The lectionary for this week has us journeying to the place called the Skull where they crucified Jesus and two criminals, one on His right and one on His left.  It’s a very appropriate reading for this Sunday, which marks the death, the end of another lectionary, liturgical year.  Next week is the first Sunday in Advent, which is the start of a new liturgical/lectionary year.

And so we find ourselves at the Cross, at the end, with three men who know that they won’t touch the ground beneath them until they are dead.  And on that ground around them are people grumbling, ..............mocking,.................... and some just looking and listening.

As we look and listen from a distance of 2000 years, you will notice two things that are repeated:  
The first is the idea of salvation, which seems to permeate the scene.
“He saved others, let Him save Himself” say the Jewish leaders.
“Save yourself” say the soldiers.
“Save yourself and us” says one of the criminals.

And this is what it’s all about for most of us – save yourself if you possibly can – look out for Number One – be concerned primarily with yourself, your own welfare and your own well being.

So while Jesus is doing His saving work, this word, save……save……save is being shouted out from every place. 

The second word or phrase we notice is: “King” and “King of the Jews.”  This in fact, is a coronation service taking place, but only two people seem to be aware of it – Jesus and……one of the criminals.  And its that criminal I want to focus on, because he recognizes Jesus as King and he ends up saved by Jesus the King, on his deathbed.  


Behold our KING


  This sinful person finds favour with God……that should have us shouting: "Amen!  Alleluia!"  That a sinful person should find favour with God can only be described as grace upon grace.  How does he “achieve” this salvation – I will show you that it is the same way you and I do, namely, he is saved because of his faith.


Why does God choose to save him – for no reason other than that He just wants to, not because the criminal deserves it..........  this undeserved mercy is what we call grace.

You and I can experience the same grace and salvation day by day by day.  Isn’t that good news?  Our text reminds us that it is by grace we are saved through faith.

What kind of faith is it that saves?  It is easier to first say what kind of faith does not save before describing the faith that saves.

  1. Many people believe in a god or in gods and this is not surprising because the world as we look at it points to a God who made it and sustains it.  But this belief/faith in a god does not save.
  2. The devil and the demons believe in God.  It is on the lips of demons in the gospels that we hear, “I know who you are, the Holy One of God” and in Acts “These men are servants of the most high God who shows you the way to salvation.”  So the devil believes in God, but it is not a belief that saves.  Many people have a belief in God that goes no further than the belief that the devil has in God.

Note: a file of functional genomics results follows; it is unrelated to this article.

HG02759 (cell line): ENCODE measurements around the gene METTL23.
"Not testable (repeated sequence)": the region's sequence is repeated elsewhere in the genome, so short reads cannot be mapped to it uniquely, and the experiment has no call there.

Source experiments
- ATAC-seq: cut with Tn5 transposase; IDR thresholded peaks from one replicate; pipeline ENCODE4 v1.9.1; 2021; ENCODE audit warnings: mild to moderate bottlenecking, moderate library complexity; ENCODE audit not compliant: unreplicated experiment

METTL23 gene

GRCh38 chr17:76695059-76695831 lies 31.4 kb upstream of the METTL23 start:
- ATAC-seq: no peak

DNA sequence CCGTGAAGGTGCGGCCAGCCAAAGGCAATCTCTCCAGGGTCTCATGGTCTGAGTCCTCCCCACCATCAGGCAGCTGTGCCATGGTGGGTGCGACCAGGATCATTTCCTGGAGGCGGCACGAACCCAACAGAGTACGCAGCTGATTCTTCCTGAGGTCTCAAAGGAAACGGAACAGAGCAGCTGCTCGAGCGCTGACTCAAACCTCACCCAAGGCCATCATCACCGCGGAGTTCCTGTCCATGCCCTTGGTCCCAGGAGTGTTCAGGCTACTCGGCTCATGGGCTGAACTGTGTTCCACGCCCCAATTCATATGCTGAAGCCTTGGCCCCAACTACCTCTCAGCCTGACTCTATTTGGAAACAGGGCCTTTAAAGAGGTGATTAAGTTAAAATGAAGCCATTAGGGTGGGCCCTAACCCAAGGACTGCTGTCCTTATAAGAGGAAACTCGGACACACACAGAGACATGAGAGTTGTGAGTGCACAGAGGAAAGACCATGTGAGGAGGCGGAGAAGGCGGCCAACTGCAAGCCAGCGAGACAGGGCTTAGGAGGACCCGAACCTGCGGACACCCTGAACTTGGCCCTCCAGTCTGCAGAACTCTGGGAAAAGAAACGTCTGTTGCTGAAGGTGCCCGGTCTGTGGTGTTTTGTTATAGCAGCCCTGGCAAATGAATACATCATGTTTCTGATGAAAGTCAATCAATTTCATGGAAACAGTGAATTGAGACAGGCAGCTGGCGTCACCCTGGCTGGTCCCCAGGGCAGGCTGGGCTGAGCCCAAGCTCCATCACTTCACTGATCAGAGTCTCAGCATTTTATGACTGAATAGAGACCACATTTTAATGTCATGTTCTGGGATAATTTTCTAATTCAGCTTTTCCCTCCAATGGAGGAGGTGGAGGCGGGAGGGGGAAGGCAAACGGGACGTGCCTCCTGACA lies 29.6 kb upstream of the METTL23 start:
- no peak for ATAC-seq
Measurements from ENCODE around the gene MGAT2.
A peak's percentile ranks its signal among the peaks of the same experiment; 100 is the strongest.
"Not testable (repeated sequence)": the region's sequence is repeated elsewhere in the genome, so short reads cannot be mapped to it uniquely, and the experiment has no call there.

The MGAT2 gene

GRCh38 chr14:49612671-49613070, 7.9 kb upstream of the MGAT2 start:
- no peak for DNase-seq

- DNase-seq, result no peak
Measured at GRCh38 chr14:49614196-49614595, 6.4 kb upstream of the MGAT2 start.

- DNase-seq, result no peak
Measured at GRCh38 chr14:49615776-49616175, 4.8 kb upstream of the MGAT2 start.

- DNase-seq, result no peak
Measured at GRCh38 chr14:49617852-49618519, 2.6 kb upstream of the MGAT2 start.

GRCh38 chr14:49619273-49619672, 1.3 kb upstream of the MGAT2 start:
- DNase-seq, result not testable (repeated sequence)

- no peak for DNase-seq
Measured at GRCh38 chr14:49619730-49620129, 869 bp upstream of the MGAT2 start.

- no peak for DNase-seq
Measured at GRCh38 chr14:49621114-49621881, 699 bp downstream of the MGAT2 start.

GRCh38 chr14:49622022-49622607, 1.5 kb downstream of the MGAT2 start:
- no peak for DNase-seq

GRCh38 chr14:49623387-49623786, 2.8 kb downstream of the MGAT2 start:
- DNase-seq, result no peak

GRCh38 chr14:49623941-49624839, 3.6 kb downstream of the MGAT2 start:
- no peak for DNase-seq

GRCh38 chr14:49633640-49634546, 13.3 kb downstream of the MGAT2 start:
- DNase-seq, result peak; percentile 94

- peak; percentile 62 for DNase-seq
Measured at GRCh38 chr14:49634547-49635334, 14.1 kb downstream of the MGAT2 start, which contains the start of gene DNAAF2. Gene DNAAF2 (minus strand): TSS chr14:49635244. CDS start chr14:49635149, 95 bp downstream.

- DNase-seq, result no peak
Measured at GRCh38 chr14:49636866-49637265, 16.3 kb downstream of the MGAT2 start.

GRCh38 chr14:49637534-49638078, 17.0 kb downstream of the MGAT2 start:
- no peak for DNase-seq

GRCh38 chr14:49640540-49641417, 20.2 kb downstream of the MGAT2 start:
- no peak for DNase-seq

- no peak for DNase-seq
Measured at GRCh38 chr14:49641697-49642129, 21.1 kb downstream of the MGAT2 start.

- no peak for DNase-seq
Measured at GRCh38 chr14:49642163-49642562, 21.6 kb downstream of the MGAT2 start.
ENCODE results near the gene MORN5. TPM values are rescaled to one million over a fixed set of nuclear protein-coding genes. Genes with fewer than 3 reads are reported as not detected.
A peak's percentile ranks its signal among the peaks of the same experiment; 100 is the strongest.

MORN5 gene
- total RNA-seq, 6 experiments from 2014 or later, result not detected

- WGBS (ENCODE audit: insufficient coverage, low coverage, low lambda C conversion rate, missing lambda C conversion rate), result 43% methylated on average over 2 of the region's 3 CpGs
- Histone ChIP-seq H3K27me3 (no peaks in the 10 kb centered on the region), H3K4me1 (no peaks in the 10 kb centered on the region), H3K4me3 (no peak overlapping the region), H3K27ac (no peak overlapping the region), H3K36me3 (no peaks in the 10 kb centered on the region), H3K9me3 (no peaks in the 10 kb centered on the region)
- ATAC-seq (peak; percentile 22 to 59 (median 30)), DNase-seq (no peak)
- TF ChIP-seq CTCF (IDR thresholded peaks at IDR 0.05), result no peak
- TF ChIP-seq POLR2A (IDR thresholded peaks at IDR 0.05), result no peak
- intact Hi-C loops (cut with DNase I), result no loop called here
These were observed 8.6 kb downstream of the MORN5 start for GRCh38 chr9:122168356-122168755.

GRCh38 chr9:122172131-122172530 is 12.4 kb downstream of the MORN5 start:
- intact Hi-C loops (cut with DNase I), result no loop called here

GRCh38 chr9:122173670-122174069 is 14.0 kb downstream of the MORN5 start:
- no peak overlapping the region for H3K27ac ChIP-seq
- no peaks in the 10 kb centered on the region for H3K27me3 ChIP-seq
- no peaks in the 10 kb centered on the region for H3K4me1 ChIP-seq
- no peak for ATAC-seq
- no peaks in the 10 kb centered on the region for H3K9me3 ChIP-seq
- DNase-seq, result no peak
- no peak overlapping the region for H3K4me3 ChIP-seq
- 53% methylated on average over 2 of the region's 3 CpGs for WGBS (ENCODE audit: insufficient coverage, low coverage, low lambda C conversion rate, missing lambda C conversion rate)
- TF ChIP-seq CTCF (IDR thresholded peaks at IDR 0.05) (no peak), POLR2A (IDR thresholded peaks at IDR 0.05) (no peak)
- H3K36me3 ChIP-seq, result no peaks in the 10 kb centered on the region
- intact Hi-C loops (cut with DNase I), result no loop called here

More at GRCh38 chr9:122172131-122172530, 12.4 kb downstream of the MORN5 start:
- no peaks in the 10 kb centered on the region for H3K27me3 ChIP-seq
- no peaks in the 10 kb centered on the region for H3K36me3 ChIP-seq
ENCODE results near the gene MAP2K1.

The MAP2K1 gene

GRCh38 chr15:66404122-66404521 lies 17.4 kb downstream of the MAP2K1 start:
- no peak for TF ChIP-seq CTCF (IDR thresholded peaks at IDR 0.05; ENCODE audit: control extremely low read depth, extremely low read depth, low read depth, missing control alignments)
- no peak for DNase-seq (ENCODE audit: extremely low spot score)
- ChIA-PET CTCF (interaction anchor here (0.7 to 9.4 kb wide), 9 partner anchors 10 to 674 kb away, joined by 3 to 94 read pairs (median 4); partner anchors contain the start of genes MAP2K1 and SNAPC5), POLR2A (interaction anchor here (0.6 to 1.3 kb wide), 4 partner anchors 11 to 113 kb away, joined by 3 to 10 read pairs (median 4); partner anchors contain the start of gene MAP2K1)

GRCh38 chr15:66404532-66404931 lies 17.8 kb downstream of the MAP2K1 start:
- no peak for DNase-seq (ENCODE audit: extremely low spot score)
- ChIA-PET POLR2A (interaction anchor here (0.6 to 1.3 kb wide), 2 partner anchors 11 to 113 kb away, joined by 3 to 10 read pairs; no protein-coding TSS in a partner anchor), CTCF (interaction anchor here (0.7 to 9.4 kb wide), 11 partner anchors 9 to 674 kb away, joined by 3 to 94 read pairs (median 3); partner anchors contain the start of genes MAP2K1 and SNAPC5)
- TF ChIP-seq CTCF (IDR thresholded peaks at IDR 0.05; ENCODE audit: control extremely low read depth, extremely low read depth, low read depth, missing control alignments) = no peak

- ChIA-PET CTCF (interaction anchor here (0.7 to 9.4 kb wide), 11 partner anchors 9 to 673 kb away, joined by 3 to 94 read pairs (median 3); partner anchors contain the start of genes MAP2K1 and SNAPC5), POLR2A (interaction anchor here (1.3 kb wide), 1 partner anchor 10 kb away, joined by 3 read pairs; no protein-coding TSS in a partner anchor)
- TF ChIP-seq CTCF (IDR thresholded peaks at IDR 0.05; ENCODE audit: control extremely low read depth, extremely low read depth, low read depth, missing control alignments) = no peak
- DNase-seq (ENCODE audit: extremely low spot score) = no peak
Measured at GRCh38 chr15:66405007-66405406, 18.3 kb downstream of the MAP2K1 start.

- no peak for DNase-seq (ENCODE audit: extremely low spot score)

3. The disciples of Jesus had faith in God, they believed in a God who could heal the sick, give sight to the blind, raise the dead, because they had seen that God at work in their midst in Christ.  But that faith doesn't save either. 
Don’t settle for a faith that only believes all these things of God in Christ.  

So what faith does save – a faith in Christ that doesn't just believe the facts about Him, but rather a faith which changes your heart. A faith that changes you at your very essence. This is what we see in the criminal. The other Gospel writers tell us that he also cursed Jesus at first, but Luke shows us that his heart changes through his experience of Christ on the Cross next to him. And here we see the key element to saving faith: it is based on a Jesus, a Messiah, a King...... who suffered and died. 
It sees being put right with God (we call that justified) as something which someone else, Jesus ,did for us when He died on the Cross. The criminal hanging next to Jesus, sees, in the way Jesus is dying,....the criminal sees the Promised Messiah, the promised King, that he had heard about in his life, ....................he sees the suffering, dying Jesus as King, Christ the King, and realizes, more than the disciples had, that death is not going to hold this King.  He obviously sees the resurrection by faith before anyone else, because he says, “Remember me, Jesus, when You come as King.”  
Isn’t that beautiful – do you want to say that now: “Remember me, Jesus, when You come as King.” It's a proclamation of great faith.
And Jesus says to him……OK!!!
And we see here, how by God’s Grace we are saved by faith.

Faith in a dying, dead, raised again and living forevermore Jesus, who does everything to put us right with God.
That is grace upon grace.  That is amazing grace.

Now, what exactly is this salvation?

Firstly, it is something we experience, here and now.  We don’t wait until we are dead to experience this salvation.  Salvation IS……for you and for me……NOW.

What is it that we are saved from?
In a word, we are saved from……sin. We are not saved from suffering……from struggle……from pain……from disease……from death. You see, none of these things separate us from God. Only sin separates us from God – it puts us “in the wrong” with God-- which is why it is so important to see and believe that what Jesus did puts us “in the right” with God.
We are saved from sin and from the guilt associated with it and from the fear of punishment that goes with it.  
We are saved from sin.  
We are also saved from sinning.

Let me ask you this: Do you have to sin?

I’ll answer for myself: As I reflect on the week that has passed……the truth is – I didn't have to sin. The truth is that if I really let God’s Holy Spirit, the same Spirit that raised Jesus from the dead, if I let that Holy Spirit truly reign in every part of my life, there is not a habit, a willful sin or sinful desire that need gain victory over me. That is the truth for me, and that is, I suspect, the truth for you too.
I don’t have to sin, neither do you, that is the TRUTH.